— Acts 20:29-30 KJV

“That ye be not soon shaken in mind, or be troubled, neither by spirit, nor by word, nor by letter as from us, as that the day of Christ is at hand. Let no man deceive you by any means: for that day shall not come, except there come a falling away first, and that man of sin be revealed, the son of perdition.”
— 2 Thessalonians 2:2-3 KJV

Summary and Conclusion
Simply stated Christian Church History doesn’t support Restorationist Great Apostasy claims. Plainly stated, the LdS Church doesn’t just lie about its own history, it lies about the history of other churches as well. There never was the type of complete, universal apostasy of the Christian Church that Restorationism teaches, and if the words of Christ are true, there never will be.5

“I will build My church, and the gates of Hades shall not prevail against it.” (Jesus Christ, Matthew 16:18b KJV) [photo: A National Geographic photo of the Darvaza “Gates of Hell” gas crater]

ENDNOTES
1 I’m using the term “Restorationist” rather than Latter-day Saint throughout this article because this Great Apostasy dogma didn’t originate with Joseph Smith, it was already in place thanks to the Stone-Campbell restorationist movement which congealed during the Cane Ridge Revival in 1801 at Cane Ridge Kentucky. Joseph simply “borrowed” a doctrine that had already been in place before he was even born on December 23, 1805, as the neutral source, Wikipedia, explains:

“The ideal of restoring a “primitive” form of Christianity grew in popularity in the US after the American Revolution. This desire to restore a purer form of Christianity played a role in the development of many groups during this period, known as the Second Great Awakening. These included the Church of Jesus Christ of Latter-day Saints, Baptists and Shakers.

The Restoration Movement began during, and was greatly influenced by, this second Awakening. While the Campbells resisted what they saw as the spiritual manipulation of the camp meetings, the Southern phase of the Awakening “was an important matrix of Barton Stone’s reform movement” and shaped the evangelistic techniques used by both Stone and the Campbells.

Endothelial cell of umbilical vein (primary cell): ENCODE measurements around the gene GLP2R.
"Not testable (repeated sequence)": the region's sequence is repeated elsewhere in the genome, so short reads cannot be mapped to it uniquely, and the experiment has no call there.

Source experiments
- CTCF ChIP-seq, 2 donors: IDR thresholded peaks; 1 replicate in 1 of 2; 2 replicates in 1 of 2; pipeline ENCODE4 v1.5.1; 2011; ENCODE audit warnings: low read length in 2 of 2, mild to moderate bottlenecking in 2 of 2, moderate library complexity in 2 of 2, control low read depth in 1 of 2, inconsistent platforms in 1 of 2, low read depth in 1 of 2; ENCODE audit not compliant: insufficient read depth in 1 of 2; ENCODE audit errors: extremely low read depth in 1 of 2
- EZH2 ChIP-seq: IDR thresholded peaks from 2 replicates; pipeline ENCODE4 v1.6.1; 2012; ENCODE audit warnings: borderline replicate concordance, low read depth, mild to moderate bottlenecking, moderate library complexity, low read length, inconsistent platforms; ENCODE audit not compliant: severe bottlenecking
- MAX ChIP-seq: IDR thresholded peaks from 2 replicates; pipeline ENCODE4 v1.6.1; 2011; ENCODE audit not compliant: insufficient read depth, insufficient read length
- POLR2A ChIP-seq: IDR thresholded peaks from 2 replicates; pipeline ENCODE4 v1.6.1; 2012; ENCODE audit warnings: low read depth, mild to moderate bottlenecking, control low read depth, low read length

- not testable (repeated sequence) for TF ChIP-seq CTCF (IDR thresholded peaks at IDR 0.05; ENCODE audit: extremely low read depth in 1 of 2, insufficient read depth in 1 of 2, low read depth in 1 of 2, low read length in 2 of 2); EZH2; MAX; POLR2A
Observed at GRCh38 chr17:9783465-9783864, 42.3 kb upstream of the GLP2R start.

James O’Kelly was an early advocate of seeking unity through a return to New Testament Christianity.  In 1792, dissatisfied with the role of bishops in the Methodist Episcopal Church, he separated from that body. O’Kelly’s movement, centering in Virginia and North Carolina, was originally called Republican Methodists. In 1794 they adopted the name Christian Church.

During the same period, Elias Smith of Vermont and Abner Jones of New Hampshire led a movement espousing views similar to those of O’Kelly. They believed that members could, by looking to scripture alone, simply be Christians without being bound to human traditions and the denominations brought by immigrants from Europe.”
(“Restoration Movement”, Wikipedia)

And for those of you unfamiliar with the Cane Ridge Revival, here’s a primer  from Wikipedia:

“The Cane Ridge Revival was a large camp meeting that was held in Cane Ridge, Kentucky, from August 6 to August 12 or 13, 1801. It has been described as the “[l]argest and most famous camp meeting of the Second Great Awakening.” This camp meeting was arguably the pioneering event in the history of frontier camp meetings in America.”
(“Cane Ridge Revival”, Wikipedia)

Finally, for those who would like to do a deep dive into the American Restorationist Movement that was already in place prior to the advent of Joseph Smith and Mormonism, I would recommend Church History magazine, Issue 106, “The Stone-Campbell Movement”. The reader can read this issue online and/or download an Adobe Acrobat edition of this issue by clicking here.

Meanwhile in the Membership Class of another non-LDS Restorationist group down the street from the Mormon Chapel…